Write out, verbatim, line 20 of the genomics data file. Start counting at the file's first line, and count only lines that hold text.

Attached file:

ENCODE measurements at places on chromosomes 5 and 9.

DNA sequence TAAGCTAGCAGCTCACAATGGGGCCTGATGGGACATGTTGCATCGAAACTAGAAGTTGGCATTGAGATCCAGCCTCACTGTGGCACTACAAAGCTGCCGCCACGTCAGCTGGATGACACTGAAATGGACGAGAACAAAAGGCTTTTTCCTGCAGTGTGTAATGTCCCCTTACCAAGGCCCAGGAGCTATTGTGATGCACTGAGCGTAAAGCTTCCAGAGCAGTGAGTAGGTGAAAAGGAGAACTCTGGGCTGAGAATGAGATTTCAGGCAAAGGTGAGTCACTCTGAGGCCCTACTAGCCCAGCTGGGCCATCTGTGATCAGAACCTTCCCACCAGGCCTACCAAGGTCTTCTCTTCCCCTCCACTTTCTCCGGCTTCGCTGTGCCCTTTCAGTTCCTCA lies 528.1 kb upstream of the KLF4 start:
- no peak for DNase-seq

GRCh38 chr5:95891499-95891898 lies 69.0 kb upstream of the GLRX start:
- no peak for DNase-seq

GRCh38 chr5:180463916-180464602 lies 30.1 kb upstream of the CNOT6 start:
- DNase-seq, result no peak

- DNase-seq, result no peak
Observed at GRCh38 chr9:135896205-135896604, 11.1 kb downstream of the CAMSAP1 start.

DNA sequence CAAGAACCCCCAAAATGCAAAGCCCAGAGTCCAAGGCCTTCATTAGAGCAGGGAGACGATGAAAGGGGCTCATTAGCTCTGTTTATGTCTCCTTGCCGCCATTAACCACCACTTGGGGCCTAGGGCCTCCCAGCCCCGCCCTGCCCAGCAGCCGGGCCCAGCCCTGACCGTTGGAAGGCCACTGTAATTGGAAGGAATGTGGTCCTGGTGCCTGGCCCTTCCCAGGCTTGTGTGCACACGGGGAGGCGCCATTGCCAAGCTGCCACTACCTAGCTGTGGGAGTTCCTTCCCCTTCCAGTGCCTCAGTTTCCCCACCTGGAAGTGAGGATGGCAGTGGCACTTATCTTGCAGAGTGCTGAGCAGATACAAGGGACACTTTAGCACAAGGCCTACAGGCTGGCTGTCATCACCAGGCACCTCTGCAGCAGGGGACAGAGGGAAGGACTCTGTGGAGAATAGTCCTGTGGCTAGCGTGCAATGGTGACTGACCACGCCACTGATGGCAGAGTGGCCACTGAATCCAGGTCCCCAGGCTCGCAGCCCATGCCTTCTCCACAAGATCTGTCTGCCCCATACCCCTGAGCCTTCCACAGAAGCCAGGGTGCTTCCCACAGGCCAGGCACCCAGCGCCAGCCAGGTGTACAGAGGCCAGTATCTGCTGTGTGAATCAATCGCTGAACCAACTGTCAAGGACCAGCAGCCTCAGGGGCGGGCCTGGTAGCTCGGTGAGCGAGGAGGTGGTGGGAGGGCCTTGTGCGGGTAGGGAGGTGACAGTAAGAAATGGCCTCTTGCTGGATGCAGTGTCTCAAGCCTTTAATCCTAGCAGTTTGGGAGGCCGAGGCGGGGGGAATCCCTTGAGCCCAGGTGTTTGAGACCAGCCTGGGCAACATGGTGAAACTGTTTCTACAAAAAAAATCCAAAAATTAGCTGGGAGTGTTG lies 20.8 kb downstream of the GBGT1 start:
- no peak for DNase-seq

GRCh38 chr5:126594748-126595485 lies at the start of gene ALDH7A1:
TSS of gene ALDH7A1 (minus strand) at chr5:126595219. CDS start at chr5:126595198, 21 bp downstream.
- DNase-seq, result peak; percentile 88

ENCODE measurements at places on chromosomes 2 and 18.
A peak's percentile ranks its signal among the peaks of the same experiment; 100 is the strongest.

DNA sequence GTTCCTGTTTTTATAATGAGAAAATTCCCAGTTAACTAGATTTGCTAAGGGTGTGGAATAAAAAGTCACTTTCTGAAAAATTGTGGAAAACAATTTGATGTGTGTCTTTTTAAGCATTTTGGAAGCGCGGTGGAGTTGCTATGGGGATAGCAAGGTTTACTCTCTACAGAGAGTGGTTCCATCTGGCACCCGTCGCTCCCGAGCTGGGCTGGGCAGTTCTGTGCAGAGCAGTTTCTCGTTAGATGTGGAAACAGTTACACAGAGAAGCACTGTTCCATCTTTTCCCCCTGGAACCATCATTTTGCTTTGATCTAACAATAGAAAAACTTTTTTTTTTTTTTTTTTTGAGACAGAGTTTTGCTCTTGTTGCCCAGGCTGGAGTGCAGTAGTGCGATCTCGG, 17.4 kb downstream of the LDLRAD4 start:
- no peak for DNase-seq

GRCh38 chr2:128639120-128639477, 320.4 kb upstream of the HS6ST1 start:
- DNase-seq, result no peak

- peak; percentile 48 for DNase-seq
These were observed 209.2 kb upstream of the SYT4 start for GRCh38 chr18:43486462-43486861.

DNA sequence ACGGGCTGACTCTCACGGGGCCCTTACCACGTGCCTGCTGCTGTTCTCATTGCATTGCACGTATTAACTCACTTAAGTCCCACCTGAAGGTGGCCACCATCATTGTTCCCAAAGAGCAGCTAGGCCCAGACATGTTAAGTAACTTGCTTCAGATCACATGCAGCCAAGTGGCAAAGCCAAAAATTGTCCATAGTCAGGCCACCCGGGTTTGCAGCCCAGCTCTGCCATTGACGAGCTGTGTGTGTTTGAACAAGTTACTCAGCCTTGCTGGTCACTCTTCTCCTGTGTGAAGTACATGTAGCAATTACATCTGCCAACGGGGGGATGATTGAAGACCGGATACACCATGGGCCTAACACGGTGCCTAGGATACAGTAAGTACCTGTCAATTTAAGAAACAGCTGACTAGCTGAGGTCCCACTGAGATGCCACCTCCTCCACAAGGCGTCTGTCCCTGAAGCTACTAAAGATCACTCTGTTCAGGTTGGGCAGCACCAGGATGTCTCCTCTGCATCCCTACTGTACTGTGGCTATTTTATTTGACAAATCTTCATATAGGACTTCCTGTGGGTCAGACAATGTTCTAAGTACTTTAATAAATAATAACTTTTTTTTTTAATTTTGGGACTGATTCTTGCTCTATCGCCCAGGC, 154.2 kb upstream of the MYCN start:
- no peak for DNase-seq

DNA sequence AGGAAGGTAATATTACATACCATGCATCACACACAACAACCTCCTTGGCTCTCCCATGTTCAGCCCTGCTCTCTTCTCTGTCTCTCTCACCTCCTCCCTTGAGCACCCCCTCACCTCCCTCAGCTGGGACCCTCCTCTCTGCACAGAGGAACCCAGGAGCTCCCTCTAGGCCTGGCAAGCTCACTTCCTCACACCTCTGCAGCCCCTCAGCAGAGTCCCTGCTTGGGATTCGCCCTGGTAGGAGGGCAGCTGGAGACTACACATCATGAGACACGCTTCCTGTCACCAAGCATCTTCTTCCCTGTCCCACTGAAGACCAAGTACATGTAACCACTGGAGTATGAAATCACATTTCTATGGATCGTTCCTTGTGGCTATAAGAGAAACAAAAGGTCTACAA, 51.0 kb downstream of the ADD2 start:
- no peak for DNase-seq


- DNase-seq, result no peak